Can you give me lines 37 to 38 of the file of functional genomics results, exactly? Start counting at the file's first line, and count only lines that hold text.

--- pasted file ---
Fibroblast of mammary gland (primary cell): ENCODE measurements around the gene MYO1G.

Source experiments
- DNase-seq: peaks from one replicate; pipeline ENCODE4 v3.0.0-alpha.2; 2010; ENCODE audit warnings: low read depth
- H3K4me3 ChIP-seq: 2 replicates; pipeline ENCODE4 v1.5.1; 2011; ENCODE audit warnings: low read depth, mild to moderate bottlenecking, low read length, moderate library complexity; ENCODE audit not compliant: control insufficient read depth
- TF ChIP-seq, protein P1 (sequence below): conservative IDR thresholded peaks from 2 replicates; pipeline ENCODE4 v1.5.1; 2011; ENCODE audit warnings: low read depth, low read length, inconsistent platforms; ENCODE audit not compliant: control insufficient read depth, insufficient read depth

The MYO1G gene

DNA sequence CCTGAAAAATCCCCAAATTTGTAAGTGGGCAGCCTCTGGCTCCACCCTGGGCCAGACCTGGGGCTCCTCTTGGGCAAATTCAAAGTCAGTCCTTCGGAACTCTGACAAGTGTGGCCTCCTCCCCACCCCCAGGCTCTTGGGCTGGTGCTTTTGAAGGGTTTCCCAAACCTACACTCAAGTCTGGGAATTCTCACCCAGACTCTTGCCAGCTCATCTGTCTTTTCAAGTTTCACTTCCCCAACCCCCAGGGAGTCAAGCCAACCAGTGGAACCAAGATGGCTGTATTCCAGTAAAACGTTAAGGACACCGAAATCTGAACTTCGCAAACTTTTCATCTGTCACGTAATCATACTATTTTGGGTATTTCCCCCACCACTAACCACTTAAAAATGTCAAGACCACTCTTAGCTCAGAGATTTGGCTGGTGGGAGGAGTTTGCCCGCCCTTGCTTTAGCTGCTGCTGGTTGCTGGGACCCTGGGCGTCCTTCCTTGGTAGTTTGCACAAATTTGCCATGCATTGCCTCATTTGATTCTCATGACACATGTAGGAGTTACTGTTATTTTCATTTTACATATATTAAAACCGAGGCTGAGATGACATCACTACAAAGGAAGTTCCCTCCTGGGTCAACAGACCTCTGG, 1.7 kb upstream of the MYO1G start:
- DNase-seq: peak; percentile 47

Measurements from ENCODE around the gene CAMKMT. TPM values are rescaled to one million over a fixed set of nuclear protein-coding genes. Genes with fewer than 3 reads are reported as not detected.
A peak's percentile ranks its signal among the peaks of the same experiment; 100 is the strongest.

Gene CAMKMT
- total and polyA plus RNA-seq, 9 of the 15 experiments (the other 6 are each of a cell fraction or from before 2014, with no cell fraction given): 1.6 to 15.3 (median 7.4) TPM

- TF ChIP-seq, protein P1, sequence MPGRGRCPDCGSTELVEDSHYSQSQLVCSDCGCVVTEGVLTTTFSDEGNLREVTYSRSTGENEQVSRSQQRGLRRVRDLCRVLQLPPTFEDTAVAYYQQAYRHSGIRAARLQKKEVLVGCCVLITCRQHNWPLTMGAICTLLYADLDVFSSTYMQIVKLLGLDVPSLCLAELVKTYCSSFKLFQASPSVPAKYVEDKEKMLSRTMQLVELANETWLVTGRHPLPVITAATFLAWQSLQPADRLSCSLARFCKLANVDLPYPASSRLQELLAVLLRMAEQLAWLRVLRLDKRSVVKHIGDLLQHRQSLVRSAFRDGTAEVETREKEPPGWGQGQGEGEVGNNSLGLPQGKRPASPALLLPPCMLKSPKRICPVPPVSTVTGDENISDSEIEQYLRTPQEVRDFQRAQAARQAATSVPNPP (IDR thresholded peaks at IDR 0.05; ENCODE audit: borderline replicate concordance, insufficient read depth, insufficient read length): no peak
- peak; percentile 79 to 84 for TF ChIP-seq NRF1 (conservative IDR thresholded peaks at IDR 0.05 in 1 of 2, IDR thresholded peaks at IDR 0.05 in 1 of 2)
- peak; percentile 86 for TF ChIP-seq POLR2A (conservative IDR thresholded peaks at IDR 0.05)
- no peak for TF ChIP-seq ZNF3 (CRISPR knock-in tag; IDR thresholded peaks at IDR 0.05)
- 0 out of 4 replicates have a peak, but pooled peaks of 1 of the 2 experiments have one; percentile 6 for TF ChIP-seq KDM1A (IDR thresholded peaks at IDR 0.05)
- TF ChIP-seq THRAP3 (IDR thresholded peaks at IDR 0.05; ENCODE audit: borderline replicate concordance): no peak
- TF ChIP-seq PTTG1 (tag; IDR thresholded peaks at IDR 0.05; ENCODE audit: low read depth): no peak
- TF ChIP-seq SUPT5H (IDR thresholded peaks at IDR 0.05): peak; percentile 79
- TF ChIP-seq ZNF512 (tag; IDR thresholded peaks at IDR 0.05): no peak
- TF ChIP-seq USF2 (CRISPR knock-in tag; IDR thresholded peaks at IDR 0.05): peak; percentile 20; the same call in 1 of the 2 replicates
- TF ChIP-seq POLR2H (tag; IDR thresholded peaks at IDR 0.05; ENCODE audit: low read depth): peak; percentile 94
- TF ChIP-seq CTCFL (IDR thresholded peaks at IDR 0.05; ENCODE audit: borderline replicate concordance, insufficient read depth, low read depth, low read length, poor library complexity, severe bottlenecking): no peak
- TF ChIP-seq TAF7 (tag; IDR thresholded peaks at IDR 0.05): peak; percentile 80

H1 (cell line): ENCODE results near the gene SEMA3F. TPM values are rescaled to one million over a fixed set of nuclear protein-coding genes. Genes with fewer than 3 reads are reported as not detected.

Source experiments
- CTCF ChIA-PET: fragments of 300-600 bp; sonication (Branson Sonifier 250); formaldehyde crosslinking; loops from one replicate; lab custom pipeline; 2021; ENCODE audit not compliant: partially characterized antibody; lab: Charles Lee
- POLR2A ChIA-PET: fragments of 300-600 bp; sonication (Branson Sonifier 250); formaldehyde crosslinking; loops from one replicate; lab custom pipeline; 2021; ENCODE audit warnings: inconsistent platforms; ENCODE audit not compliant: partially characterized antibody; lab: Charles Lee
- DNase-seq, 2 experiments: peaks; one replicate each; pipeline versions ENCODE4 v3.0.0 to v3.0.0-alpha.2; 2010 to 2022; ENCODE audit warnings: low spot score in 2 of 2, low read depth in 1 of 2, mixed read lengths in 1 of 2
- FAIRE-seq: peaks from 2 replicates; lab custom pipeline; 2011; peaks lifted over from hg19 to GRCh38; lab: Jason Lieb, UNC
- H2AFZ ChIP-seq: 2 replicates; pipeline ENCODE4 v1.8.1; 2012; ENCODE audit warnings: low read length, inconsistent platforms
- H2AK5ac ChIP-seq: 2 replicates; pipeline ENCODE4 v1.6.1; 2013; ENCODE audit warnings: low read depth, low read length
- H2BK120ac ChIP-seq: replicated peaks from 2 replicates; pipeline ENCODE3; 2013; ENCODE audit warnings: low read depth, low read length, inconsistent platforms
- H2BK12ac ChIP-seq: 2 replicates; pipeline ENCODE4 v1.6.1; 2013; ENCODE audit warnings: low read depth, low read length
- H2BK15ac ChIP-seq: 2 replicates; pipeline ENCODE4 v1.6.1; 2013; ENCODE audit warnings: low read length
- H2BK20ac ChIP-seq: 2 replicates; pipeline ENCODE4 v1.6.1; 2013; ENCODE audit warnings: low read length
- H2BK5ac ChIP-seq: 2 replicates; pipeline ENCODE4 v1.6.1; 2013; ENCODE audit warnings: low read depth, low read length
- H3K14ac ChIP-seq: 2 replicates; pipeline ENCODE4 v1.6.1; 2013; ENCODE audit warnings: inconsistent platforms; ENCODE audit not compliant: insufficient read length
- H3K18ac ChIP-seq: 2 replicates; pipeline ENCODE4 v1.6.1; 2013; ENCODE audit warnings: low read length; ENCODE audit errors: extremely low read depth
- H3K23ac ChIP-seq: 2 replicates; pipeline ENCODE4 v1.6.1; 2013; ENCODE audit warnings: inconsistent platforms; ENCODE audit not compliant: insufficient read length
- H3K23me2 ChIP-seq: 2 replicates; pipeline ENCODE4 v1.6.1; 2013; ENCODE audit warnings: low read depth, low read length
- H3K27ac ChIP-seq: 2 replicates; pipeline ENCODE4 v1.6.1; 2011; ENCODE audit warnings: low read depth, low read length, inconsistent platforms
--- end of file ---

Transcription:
- H2BK20ac ChIP-seq: 2 replicates; pipeline ENCODE4 v1.6.1; 2013; ENCODE audit warnings: low read length
- H2BK5ac ChIP-seq: 2 replicates; pipeline ENCODE4 v1.6.1; 2013; ENCODE audit warnings: low read depth, low read length